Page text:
He arrives at Kai Tek International late, numb with panic. The men in Kuala Lumpur are waiting for him and won’t tolerate more tardiness. The flight’s on Cathay. He runs, his shoes slipping on the linoleum. His suit is sweaty, but does not seem to alarm the clerk at the ticket counter. She hails three uniformed boys, who rush him to the gate in an electric cart, siren wailing. He boards. The door shuts behind him. He gets a middle seat.
The red-faced man by the window curses, surveying the Asian Wall Street Journal. The blond woman in the aisle-seat reads a romance. The plane taxis but does not take off; it belly flops into the South China Sea. Water floods the cabin. Newsprint blurs. He escapes through a gash in the roof, worrying some about sharks, but more about the men in Kuala Lumpur who are waiting for him. Everyone survives. He’s got to get another flight.
He’ll go straight to the meeting, no time to check in at the hotel.
He arrives back at the Kai Tek ticket counter, soaked. The clerk remains unalarmed. She finds him a flight on Air China. Again, uniformed boys ferry him to the gate; again, he’s last on board, and stuck with the middle seat. This time the plane ascends, but the cabin flies apart midair. He swims back to Kai Tek, hugging a piece of fuselage. Five others live.
Now, he’s really late.
The clerk books him onto Geruda. Siren wails; door shuts. The blonde woman in the aisle seat snores, her romance lying open on her lap. She wakes once, says, “Jesus,” then falls back to sleep. The plane hits a volcano in the Philippines. Four others live.
The men in Kuala Lumpur are probably checking their watches, drumming their fingers on the boardroom table.
At Kai Tek, the clerk looks miffed. Uniformed boys. Siren. Singapore Air. The man reading the Journal gives him a name-card that says, “Headhunter: B2B Web Sites.” He pockets it, then turns on the in-seat entertainment center. There are no video games involving crashes, only colorful things that eat each other and grin. The pilot comes over the loudspeaker and says, “Life’s too hot,” then nosedives into the Pacific. Three others make it back to Kai Tek.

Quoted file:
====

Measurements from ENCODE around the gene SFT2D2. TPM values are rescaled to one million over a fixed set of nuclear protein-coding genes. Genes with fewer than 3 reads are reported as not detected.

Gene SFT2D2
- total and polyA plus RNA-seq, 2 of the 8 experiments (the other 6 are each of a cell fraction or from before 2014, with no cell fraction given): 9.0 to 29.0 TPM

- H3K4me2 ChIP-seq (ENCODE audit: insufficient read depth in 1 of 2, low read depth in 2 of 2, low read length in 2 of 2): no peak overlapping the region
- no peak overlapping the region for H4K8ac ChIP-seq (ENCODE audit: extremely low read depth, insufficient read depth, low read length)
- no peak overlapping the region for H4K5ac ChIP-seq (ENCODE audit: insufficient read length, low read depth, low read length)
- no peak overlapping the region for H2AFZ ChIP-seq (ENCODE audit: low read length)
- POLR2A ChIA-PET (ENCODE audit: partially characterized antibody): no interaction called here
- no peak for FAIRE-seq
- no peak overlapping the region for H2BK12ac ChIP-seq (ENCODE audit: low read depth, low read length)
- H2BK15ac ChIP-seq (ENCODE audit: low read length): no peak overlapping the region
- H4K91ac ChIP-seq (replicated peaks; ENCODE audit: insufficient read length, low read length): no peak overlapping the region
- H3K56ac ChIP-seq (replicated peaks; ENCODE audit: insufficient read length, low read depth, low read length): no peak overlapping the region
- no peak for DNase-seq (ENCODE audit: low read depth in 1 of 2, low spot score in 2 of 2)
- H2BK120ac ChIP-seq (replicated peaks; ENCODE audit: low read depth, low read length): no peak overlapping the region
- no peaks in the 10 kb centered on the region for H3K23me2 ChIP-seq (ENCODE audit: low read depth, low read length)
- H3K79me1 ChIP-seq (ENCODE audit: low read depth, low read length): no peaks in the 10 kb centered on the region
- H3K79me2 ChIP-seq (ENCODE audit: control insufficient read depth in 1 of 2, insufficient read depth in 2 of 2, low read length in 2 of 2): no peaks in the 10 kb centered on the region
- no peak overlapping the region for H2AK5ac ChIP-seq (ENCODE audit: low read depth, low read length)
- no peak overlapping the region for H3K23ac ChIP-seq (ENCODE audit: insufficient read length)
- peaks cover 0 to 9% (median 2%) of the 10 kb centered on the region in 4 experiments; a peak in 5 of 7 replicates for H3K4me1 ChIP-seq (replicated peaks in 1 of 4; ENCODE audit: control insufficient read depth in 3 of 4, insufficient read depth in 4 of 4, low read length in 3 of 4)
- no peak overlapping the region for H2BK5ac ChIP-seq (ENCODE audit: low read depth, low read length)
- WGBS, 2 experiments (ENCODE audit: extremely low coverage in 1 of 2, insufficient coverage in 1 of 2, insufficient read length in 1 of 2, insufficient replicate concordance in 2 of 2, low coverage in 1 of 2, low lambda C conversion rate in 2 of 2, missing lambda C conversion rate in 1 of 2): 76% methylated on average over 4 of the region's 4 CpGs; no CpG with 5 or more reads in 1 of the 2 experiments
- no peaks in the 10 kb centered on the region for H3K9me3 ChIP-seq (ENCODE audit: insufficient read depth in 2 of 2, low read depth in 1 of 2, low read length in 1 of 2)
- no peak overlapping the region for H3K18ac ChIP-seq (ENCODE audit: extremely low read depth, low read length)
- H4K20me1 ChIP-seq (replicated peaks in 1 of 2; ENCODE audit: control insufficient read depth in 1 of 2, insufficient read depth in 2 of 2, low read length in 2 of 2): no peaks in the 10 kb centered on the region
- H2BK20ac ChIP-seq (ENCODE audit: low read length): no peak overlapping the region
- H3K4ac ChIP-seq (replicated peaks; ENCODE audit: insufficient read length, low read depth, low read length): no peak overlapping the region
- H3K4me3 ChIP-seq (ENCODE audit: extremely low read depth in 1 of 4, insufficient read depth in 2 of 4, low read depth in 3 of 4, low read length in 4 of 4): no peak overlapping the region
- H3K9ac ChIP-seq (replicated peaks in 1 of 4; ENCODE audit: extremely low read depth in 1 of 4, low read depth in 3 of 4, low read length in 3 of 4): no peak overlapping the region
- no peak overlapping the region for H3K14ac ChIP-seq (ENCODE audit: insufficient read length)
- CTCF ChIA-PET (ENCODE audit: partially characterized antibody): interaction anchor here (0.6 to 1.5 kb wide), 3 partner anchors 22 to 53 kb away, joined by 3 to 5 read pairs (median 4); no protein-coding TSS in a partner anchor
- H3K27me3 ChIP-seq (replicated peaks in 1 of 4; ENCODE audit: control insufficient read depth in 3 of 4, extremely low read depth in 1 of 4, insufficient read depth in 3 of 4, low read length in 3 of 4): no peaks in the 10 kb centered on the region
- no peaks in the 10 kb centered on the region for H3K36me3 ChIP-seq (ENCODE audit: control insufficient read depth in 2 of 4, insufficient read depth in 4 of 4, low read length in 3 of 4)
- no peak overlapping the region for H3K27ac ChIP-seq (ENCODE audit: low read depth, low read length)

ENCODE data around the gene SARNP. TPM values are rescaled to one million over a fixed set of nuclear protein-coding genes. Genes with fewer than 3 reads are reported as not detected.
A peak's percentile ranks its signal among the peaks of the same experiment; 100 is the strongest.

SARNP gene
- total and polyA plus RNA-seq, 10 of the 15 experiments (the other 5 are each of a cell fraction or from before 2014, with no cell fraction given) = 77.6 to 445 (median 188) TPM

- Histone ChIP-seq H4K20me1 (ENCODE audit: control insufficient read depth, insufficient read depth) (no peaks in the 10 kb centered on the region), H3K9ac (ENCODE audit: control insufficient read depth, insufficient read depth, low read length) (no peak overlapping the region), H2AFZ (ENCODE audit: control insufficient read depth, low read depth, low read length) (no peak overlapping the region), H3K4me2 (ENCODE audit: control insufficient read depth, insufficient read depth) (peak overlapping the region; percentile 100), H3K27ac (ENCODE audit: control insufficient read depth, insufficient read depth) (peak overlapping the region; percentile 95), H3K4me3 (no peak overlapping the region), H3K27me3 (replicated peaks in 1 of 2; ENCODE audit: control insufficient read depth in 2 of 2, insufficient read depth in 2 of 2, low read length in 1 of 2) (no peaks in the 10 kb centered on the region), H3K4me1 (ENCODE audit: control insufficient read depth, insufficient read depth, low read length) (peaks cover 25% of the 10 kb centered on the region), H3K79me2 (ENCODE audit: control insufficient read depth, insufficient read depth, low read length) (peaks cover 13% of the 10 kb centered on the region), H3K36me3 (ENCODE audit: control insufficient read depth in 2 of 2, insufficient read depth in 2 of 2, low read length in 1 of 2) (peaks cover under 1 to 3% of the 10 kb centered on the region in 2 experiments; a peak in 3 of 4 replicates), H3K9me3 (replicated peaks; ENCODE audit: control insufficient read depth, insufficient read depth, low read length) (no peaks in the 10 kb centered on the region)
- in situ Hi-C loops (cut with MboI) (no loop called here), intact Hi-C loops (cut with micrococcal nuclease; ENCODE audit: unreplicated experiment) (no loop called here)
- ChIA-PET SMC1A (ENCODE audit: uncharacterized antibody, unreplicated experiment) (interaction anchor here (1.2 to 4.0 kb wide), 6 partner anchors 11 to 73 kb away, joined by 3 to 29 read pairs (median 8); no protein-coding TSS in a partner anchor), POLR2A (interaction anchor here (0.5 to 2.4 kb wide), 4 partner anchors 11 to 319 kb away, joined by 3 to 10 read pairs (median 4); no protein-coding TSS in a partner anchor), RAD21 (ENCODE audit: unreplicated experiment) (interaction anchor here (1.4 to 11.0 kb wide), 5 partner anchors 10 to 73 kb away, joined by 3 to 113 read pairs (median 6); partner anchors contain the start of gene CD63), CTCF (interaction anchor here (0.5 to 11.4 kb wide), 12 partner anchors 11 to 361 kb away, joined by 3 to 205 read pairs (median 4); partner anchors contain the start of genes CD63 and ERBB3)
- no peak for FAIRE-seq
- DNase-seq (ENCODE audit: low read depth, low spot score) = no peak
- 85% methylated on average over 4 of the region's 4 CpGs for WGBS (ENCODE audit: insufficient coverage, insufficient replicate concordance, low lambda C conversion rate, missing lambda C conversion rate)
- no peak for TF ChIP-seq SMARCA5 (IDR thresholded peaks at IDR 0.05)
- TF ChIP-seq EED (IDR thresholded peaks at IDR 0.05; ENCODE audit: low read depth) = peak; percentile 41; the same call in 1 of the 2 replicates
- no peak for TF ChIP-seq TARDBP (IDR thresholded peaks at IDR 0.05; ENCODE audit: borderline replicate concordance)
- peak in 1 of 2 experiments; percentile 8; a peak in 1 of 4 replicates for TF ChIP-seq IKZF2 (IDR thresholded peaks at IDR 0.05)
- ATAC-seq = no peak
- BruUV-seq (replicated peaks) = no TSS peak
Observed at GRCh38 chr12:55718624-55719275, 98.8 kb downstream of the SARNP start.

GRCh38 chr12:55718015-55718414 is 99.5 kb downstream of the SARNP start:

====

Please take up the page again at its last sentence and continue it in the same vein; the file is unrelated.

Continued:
The meeting will soon start without him.
On Thai Air, the engine explodes over the King’s Palace in Bangkok, frightening the Royal Elephants. Two others live.
In Kuala Lumpur, the meeting’s begun without him.
Air India meets a typhoon; the Headhunter spins into the mist. One other survives.
Malaysia Air makes it to Kuala Lumpur, but, while landing, the wing catches a gale. The plane flips and skids to the gate, belly-up. Sirens wail. The passengers dangle, inverted, seat belts giving out, one by one. When the blonde woman’s belt snaps, she cries, “Lord!”
At the Kuala Lumpur hotel, a message from the men advises him to resign. The concierge books him back to Kai Tek.
When the Dragon Air flight is aloft, the stewardess approaches with the drinks. Her green uniform resembles the South China Sea when calm. He looks out, sees fog, and shuts his eyes. “Poor Joe,” she says, touching his shoulder gently. “All alone?”
“Please,” he says, “Bloody Mary.”